Senator Allard, your weak, cowardly nature means that you don't know what it means to fight the fear that terrorists seek to spread. You and conservatives like you enable terrorists with your weakness and posturing. May I recommend Depends brand undergarments, in case you soil yourself in the Senate as you cower in the corner?
This is just getting absurd- now it's treason to dare to formally say that the President is doing a bad job? That's all that Russ Feingold's censure resolution means, after all; it doesn't carry the force of impeachment. I mean, yes, this is an attempt at intimidation, and everybody knows that, especially those making the accusation. Still, one is forced to wonder just how egregious the crime would have to be before the "wartime prez" types relent.

Monday, March 13, 2006

Crashing the Blogosphere

Over at Crooks and Liars, there's a good discussion of the problems the "blogosphere" has in having Dems take it seriously, prompted by the NYTimes review of Kos and MyDD's new book. Here's some quotation:

One of the principal themes of the book raises a topic which I truly believe is of unparalleled importance -- the role of the blogosphere in influencing the nation's political debates as well as shaping the strategies adopted by the Democratic Party.

With very few exceptions, national Democrats in Washington see the blogosphere as composed of uninformed, ranting, dirty masses who need to be kept as far away as possible.
To be fair, I've seen some truly hairy comments threads that, perhaps, might bolster this perception. Plus, the problem of prominent right-wing bloggers and their commentators acting like racist thugs (LGF, anyone?) looms large, and shouldn't be discounted.

That said, one could just as easily ask questions about those people who ARE in charge, as by and large, they're really only experts in one thing: getting elected. Many of those who aren't tend to be "journalists" (at least on the right) whose chief skill is towing the party line and deliberate misinterpretation of liberals, or real experts who, nonetheless, are perfectly comfortable talking about things that they have little formal education in.

(Case in point: the spectacle of trained economists analyzing everything but economics, due to their all-encompassing faith in formalism and statistical inferrence.)

The way in which so many national Democrats run away from the blogosphere and try to pretend that it does not exist -- as though it is some sort of dangerous, poisonous sewer -- is really quite bewildering. Within the last two weeks, I had some extensive communications with a high-ranking staff member in a Democratic Senators' office (whose identity I promised not to reveal before the discussions began) in which I argued that systems should be created to enable Democratic Senators to work cooperatively with the blogosphere in order to prevent the Bush Administration from continuing to suppress investigations into its wrongdoing, including as part of the NSA scandal and other scandals.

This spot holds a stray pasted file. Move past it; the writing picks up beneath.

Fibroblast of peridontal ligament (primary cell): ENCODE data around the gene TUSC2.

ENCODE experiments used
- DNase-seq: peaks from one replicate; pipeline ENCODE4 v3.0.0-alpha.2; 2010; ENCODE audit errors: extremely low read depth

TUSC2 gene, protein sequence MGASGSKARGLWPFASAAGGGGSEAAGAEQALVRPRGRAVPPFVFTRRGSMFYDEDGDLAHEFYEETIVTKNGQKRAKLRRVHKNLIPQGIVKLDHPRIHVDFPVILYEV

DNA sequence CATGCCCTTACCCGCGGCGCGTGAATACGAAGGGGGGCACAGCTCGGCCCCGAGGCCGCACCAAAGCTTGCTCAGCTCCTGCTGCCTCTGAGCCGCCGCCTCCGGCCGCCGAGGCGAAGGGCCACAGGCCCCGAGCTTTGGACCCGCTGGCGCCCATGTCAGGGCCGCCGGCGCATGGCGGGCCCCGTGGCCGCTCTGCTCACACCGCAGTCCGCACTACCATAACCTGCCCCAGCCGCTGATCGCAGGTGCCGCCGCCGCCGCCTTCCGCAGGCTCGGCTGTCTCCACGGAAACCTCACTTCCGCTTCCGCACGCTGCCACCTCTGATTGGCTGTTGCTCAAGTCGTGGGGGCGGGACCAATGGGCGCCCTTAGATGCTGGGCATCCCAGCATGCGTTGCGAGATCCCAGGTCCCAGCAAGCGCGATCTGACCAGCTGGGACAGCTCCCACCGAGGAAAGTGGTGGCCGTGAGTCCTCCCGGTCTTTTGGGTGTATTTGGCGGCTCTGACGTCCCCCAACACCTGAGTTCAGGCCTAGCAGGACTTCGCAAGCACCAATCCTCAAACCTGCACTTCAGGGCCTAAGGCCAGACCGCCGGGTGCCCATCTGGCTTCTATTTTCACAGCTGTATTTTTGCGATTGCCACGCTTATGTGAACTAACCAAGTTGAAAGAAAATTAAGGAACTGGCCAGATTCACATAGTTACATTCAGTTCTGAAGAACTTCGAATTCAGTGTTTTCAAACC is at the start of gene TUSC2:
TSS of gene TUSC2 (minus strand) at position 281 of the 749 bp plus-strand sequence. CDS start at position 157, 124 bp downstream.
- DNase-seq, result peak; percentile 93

I explained that there is a bursting and eager energy among the literally millions of people who write and read blogs to take meaningful action against the Bush Administration. The people in the blogosphere are highly motivated, informed, and politically engaged. Activating that energy and having national Democrats work cooperatively with the blogosphere (rather than ignore it or scorn it) could make an enormous difference in how these stories end up being covered and resolved. It is monumentally dumb not to embrace the one mechanism which has the ability to unleash genuinely impassioned, mass citizen action. And there are obvious and easy -- yet quite potent -- ways for national Democrats to work with bloggers and the blogosphere to maximize the force of these efforts.

This was the response I ultimately received:

I think there is an opportunity for us to figure out a better way to work together. But, you have to understand, my ultimate goal is to help [the] Senator [] achieve his objective of real oversight on national security matters by the Intelligence Committee.Even with the best of intentions, I’m not convinced that bloggers can help us meet that goal. In fact, I worry about it hurting our efforts given the increasingly partisan environment.

This response is not uncommon. Many - if not most - national Democrats really are afraid of working with actual citizens, and are particularly afraid of having any involvement at all with the blogosphere. It's as though they think they need to remain above and separated from the poorly behaved, embarrassing masses. They actually have been scared away from working with the very people who they are supposedly representing and who are on their side.